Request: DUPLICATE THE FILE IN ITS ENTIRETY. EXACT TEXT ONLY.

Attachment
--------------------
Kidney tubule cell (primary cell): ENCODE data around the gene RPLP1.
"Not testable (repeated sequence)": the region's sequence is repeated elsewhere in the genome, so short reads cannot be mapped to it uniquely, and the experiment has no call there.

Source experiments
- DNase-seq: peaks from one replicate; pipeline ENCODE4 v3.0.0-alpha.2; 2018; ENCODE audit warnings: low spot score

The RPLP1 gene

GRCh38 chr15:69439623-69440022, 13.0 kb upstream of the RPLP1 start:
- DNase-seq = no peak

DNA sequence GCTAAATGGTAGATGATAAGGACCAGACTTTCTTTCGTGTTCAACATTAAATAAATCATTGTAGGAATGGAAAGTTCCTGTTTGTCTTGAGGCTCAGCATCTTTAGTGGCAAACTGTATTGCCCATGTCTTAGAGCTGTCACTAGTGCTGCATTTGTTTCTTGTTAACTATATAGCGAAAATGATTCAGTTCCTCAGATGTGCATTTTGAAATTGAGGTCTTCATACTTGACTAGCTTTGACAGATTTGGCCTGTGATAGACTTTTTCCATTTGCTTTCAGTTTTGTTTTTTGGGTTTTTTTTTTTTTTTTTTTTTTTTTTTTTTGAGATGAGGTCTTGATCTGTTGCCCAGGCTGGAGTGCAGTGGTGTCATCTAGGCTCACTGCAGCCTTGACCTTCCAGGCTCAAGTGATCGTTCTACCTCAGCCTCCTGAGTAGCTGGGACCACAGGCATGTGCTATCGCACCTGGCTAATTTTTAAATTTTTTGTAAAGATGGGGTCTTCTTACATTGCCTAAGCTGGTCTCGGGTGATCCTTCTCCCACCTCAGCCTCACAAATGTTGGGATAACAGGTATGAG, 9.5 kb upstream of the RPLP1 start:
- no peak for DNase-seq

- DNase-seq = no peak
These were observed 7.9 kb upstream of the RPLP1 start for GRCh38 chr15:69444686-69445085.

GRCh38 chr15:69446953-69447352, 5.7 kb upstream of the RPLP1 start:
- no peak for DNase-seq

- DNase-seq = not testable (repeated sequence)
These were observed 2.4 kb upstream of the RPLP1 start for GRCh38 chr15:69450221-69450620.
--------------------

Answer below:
Kidney tubule cell (primary cell): ENCODE data around the gene RPLP1.
"Not testable (repeated sequence)": the region's sequence is repeated elsewhere in the genome, so short reads cannot be mapped to it uniquely, and the experiment has no call there.

Source experiments
- DNase-seq: peaks from one replicate; pipeline ENCODE4 v3.0.0-alpha.2; 2018; ENCODE audit warnings: low spot score

The RPLP1 gene

GRCh38 chr15:69439623-69440022, 13.0 kb upstream of the RPLP1 start:
- DNase-seq = no peak

DNA sequence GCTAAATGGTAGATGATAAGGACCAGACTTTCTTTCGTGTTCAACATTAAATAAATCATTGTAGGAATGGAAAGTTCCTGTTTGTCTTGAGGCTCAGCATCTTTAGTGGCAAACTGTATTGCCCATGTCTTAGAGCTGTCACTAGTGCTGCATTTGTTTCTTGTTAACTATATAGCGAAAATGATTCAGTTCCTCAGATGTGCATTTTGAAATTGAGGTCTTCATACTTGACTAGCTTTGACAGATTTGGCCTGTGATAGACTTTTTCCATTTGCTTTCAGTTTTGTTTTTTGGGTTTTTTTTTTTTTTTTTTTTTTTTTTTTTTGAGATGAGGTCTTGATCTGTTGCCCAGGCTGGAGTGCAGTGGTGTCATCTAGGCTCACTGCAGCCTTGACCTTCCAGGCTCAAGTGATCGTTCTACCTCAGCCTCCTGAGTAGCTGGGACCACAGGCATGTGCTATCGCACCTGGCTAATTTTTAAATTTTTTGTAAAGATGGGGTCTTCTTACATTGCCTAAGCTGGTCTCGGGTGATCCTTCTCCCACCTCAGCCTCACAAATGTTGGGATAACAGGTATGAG, 9.5 kb upstream of the RPLP1 start:
- no peak for DNase-seq

- DNase-seq = no peak
These were observed 7.9 kb upstream of the RPLP1 start for GRCh38 chr15:69444686-69445085.

GRCh38 chr15:69446953-69447352, 5.7 kb upstream of the RPLP1 start:
- no peak for DNase-seq

- DNase-seq = not testable (repeated sequence)
These were observed 2.4 kb upstream of the RPLP1 start for GRCh38 chr15:69450221-69450620.